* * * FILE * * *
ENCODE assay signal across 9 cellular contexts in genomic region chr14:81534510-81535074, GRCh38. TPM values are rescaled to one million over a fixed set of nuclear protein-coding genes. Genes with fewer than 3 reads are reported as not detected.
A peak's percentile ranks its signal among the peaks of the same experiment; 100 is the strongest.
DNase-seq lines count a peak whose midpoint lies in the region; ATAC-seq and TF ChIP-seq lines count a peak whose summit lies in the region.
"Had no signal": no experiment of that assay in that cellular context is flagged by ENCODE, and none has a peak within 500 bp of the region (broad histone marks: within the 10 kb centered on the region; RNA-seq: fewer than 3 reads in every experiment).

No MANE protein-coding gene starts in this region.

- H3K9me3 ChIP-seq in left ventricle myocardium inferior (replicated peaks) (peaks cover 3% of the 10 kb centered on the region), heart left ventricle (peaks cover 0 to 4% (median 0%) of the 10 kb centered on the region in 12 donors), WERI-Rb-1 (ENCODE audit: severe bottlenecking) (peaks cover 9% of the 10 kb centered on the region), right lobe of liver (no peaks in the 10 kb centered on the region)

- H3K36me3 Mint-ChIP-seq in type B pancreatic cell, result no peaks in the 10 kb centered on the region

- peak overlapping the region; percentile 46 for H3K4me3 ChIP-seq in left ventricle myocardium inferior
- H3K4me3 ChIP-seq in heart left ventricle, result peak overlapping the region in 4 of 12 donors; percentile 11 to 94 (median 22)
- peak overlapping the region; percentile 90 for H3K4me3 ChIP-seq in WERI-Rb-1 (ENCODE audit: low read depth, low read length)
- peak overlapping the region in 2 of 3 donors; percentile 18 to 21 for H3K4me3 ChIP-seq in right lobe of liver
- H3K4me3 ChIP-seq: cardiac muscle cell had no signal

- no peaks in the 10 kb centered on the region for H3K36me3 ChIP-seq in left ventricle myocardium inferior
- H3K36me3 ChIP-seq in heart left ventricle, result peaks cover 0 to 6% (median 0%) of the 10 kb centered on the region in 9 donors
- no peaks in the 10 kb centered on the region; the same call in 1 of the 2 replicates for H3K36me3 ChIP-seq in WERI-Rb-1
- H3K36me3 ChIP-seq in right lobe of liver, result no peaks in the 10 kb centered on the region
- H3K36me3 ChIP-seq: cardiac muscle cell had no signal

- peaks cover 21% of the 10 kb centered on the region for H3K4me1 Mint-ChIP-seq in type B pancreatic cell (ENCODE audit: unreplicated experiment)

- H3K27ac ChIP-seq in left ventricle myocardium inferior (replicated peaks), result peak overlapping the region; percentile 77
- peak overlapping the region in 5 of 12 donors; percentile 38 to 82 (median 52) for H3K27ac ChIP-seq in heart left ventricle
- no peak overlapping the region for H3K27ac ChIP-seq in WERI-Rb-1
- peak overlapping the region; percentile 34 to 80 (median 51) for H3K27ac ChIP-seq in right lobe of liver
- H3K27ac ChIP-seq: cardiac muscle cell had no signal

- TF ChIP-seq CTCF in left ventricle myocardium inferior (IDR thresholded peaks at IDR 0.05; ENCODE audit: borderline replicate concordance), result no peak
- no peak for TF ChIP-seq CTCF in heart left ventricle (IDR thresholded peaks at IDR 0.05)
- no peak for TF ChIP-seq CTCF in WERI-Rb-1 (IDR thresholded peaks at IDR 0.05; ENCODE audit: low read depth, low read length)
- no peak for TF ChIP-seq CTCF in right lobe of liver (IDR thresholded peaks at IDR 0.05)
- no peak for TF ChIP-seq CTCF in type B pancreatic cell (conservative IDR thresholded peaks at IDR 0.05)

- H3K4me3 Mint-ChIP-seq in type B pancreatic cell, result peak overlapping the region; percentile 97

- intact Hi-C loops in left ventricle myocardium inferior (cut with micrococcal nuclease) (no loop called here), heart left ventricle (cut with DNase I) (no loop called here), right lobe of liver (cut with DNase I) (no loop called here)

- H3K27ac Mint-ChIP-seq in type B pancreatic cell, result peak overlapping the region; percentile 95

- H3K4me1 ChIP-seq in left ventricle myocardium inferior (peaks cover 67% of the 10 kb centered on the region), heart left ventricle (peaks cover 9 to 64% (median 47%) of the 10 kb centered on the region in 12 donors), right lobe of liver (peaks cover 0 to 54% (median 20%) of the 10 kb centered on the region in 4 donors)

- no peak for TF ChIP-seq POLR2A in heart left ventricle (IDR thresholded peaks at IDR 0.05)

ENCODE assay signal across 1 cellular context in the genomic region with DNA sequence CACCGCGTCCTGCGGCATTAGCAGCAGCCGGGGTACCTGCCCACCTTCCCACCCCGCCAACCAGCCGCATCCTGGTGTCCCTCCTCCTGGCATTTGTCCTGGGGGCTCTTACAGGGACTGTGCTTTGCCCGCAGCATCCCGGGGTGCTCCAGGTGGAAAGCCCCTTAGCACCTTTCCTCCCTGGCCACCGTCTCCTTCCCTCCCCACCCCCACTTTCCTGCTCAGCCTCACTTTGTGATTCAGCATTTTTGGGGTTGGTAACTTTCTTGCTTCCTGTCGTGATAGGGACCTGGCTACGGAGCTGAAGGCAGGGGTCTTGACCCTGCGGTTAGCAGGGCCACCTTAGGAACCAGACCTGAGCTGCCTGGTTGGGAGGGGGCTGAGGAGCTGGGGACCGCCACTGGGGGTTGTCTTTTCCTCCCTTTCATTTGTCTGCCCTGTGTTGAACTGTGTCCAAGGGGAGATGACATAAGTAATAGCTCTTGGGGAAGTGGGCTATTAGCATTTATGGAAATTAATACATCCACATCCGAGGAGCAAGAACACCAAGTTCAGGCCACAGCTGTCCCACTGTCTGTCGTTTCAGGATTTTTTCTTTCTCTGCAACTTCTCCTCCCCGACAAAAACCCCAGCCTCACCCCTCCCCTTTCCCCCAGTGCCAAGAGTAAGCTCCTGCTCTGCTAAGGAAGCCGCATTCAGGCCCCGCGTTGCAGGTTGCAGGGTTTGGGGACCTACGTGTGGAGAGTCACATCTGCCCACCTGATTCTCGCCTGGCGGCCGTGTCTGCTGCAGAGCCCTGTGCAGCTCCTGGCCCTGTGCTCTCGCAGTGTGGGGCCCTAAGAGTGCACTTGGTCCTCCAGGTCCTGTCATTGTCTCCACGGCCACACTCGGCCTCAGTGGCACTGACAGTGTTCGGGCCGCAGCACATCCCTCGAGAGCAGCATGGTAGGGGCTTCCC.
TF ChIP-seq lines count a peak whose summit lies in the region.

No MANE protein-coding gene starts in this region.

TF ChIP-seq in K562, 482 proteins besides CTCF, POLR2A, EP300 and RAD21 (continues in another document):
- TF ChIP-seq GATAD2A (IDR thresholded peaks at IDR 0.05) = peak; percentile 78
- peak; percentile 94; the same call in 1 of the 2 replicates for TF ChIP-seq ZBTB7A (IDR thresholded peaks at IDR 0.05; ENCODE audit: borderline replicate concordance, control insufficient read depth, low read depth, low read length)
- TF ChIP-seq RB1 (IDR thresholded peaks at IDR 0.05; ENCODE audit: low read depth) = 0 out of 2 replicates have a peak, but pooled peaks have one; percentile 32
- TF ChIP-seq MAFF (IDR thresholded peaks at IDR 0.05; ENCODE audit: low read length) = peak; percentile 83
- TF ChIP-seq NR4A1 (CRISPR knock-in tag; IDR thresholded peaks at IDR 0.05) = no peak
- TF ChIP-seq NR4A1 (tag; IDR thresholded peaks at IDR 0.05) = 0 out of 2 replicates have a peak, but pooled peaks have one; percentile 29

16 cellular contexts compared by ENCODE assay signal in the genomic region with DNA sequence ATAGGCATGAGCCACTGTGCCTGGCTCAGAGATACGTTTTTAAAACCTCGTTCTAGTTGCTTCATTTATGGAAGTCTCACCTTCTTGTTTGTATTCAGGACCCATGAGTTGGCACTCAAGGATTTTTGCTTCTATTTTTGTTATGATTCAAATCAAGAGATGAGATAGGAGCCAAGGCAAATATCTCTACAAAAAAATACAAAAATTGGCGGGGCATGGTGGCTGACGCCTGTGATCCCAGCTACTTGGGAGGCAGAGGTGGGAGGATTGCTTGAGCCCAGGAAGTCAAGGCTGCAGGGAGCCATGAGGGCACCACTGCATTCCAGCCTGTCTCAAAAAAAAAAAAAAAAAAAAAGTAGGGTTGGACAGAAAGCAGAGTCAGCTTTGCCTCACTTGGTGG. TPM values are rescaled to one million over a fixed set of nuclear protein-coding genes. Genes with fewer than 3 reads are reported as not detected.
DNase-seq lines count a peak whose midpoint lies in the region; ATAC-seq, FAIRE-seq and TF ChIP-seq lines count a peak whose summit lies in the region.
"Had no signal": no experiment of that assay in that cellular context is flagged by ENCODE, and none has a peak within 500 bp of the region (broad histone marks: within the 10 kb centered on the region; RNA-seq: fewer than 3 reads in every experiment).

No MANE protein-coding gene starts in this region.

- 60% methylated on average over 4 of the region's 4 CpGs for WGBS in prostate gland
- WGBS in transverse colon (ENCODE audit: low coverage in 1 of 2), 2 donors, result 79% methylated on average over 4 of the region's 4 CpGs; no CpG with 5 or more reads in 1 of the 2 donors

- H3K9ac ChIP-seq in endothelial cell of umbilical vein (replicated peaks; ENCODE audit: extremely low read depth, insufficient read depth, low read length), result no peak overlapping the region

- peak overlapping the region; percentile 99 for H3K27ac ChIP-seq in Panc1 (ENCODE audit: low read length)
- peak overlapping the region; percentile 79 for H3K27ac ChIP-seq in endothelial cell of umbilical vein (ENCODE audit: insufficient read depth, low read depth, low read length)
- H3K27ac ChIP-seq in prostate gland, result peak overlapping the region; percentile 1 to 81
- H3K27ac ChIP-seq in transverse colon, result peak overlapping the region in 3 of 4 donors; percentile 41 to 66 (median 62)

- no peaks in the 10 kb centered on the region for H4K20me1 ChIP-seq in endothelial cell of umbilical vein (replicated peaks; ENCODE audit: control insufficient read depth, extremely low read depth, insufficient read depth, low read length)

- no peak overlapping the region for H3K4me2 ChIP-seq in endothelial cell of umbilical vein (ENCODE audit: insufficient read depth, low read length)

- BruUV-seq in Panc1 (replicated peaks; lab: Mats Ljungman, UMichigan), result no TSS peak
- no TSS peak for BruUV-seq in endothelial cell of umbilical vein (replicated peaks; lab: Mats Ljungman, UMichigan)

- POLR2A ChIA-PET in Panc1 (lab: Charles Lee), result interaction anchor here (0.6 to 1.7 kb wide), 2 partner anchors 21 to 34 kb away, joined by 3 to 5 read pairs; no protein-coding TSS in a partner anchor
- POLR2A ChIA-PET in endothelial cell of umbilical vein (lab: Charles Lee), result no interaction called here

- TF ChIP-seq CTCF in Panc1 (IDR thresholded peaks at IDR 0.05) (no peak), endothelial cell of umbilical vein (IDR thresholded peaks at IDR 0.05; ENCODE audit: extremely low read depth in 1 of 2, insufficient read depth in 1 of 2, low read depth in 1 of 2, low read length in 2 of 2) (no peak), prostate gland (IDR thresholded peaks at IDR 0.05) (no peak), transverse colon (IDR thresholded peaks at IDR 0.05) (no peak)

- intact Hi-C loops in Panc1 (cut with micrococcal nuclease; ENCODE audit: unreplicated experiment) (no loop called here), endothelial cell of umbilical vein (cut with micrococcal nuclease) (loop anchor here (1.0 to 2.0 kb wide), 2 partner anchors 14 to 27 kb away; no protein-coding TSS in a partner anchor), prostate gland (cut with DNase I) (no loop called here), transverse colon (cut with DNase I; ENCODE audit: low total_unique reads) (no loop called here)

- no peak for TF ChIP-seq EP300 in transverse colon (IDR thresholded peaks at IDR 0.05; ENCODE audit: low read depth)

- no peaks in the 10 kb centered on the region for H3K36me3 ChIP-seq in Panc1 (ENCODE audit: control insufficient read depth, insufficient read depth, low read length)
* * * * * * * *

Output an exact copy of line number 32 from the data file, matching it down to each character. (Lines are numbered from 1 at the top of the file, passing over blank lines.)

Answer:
- H3K4me1 ChIP-seq in left ventricle myocardium inferior (peaks cover 67% of the 10 kb centered on the region), heart left ventricle (peaks cover 9 to 64% (median 47%) of the 10 kb centered on the region in 12 donors), right lobe of liver (peaks cover 0 to 54% (median 20%) of the 10 kb centered on the region in 4 donors)